Executive summary: Australia’s copyright laws operate as a serious roadblock to preparing children to be the creators and innovators of the future.

Government policy and community expectations require schools to take an increasing role in STEM education, industry collaboration, and equipping students with the digital skills they need to be successful in the workforce of the future. However, Australia’s copyright laws – designed in the age of classroom-based “chalk and talk” teaching – are simply not appropriate for today’s world of flipped classrooms, digital learning, and collaboration. Laws designed for photocopiers are ill-equipped to cope with interactive whiteboards, tablets and robotics. Continue reading »

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May 092016
 

aust productivity commPrevious infojustice posts about the Australian Government’s Productivity Commission’s Draft Report on Intellectual Property Arrangements have focused on its recommendation that Australia adopt fair use in its copyright law (here and here).  This post highlights the findings regarding the extension of terms for pharmaceutical patents. Australia’s law, in effect since 1999, grants extensions to pharmaceutical firms to make up for time during which the patented drug is awaiting marketing approval.  Total patent term may be extended up to a total of 25 years. Continue reading »

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The High Price of Drug Patents: Australia, Patent Law, Pharmaceutical Drugs and the Trans-Pacific Partnership

 Posted by on December 22, 2015  Comments Off on The High Price of Drug Patents: Australia, Patent Law, Pharmaceutical Drugs and the Trans-Pacific Partnership
Dec 222015
 

rimmer[Cross posted from Medium] Published by the Australian Government on the 20th March 2014, the independent “Pharmaceutical Patents Review Report” recommends to shorten and reduce patent term extensions, to address the problems of evergreening and data protection, and to reverse Australia’s passive approach to the negotiation of intellectual property and international trade. The report emphasizes the need for Australia to protect its public health interests in the negotiation of the “Trans-Pacific Partnership.”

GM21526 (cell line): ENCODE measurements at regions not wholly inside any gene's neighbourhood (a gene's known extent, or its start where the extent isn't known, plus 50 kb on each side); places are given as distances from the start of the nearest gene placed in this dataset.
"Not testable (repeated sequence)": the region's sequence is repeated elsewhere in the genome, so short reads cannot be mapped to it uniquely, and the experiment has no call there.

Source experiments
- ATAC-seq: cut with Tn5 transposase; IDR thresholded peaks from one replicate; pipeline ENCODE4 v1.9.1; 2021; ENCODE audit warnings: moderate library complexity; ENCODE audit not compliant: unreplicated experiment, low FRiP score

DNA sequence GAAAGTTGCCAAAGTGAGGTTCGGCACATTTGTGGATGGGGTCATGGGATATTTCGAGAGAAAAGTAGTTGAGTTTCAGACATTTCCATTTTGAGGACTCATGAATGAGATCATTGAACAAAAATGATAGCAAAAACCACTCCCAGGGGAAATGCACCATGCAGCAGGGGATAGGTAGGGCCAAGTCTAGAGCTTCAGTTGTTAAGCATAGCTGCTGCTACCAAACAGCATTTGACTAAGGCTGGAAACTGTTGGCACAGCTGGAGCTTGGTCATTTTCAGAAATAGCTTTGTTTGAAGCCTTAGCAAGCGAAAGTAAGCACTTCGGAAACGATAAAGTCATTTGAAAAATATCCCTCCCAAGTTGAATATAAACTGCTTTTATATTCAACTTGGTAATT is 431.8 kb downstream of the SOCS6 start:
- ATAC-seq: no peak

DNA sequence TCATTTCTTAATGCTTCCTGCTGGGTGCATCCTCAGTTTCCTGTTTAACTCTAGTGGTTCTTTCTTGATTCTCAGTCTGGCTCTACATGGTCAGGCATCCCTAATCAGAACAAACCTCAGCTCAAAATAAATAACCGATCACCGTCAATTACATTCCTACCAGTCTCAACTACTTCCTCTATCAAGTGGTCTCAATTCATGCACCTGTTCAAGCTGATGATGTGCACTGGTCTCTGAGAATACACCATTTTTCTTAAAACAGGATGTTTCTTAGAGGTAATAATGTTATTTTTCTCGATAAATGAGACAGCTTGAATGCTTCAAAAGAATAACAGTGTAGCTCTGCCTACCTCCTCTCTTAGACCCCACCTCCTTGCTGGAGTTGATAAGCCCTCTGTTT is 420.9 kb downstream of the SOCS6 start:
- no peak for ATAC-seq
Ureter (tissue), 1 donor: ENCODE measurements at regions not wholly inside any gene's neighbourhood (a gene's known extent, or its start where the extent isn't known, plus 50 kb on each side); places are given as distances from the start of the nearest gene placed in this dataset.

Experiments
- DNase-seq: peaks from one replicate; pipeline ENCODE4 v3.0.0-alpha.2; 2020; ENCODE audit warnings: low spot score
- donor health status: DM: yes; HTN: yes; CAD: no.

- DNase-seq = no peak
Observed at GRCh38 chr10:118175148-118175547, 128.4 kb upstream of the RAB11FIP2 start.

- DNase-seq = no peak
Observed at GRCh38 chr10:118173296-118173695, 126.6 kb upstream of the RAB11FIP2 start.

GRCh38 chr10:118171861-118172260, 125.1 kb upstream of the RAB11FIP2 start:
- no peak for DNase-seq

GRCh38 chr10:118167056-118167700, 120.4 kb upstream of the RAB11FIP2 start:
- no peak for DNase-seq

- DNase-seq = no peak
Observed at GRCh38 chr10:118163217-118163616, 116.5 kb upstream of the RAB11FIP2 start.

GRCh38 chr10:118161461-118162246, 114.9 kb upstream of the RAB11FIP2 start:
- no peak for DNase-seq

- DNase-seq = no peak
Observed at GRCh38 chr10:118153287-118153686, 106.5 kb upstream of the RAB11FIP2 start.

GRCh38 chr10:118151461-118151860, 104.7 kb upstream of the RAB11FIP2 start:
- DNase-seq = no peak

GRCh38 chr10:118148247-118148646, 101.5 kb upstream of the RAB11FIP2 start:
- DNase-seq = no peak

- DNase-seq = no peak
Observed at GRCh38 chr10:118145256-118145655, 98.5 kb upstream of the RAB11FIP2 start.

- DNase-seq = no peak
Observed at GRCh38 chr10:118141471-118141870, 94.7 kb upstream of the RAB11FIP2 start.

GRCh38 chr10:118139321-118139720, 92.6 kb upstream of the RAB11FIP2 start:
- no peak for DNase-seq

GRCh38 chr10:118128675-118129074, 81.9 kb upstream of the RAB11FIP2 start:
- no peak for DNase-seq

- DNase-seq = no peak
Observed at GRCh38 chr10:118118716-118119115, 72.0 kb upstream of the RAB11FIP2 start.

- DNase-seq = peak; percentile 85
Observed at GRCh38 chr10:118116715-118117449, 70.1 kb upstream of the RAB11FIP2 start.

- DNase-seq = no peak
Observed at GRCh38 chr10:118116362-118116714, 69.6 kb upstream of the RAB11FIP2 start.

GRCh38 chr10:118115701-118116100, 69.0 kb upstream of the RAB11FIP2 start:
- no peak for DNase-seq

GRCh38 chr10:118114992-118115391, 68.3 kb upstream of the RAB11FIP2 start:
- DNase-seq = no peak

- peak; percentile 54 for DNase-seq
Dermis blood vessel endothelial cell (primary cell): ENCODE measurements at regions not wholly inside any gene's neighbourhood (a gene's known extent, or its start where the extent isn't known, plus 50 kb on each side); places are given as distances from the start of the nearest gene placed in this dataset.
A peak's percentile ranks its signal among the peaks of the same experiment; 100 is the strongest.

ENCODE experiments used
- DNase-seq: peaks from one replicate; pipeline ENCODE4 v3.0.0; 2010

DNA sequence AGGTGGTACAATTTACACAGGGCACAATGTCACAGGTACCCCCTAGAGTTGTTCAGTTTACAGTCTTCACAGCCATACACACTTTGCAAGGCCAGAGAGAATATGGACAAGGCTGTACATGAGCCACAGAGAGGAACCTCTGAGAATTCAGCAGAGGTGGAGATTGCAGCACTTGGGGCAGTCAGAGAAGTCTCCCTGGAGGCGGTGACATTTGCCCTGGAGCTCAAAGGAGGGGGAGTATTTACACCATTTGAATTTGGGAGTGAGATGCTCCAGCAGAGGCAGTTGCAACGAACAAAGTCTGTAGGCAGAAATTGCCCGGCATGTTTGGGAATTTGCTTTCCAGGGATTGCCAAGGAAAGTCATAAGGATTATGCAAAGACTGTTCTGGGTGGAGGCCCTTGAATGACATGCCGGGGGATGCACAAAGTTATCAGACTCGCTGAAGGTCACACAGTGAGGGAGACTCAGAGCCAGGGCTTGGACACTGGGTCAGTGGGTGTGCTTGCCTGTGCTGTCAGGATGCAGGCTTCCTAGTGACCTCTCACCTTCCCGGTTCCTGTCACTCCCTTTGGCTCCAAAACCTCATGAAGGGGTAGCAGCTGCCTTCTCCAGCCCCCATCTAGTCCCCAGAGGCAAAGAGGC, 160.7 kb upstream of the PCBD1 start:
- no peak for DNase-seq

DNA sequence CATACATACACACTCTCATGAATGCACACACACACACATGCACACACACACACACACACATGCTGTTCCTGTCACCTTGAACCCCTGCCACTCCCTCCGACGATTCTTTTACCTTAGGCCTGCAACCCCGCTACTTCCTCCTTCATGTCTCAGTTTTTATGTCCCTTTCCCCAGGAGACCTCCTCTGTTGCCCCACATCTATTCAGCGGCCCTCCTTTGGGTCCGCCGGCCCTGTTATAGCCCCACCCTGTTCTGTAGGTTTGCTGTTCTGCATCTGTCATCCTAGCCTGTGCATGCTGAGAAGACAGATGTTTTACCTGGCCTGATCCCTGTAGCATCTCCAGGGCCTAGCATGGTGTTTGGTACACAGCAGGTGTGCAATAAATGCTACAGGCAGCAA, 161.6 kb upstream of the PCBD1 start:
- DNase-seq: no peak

This week, the secrecy surrounding an independent Australian report on patent law and pharmaceutical drugs has been lifted, and the work has been published to great acclaim. Continue reading »

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Australian Competition Policy Review: Excerpt on Intellectual Property and International Trade Agreements

 Posted by on September 26, 2014  Comments Off on Australian Competition Policy Review: Excerpt on Intellectual Property and International Trade Agreements
Sep 262014
 

australia flagExcerpt from Competition Policy Review, Draft Report, September 2014, published under a CC-BY license.  The review is being conducted by a panel chaired by Professor Ian Harper.  It is accepting comments until November 17, and will issue a final report by March 15.  The full draft report (and instructions for comments) is available here.  The excerpt below is from pages 87-88.

For individual countries, the optimal design and level of IP rights depends on the extent to which they are net importers or exporters of different forms of IP. Australia is a net importer of IP.[45] With trade and commerce-related aspects of IP crossing national borders, IP has been the subject of international treaties. Frameworks influencing Australian IP law and trade and commerce in IP both within Australia and internationally, include: Continue reading »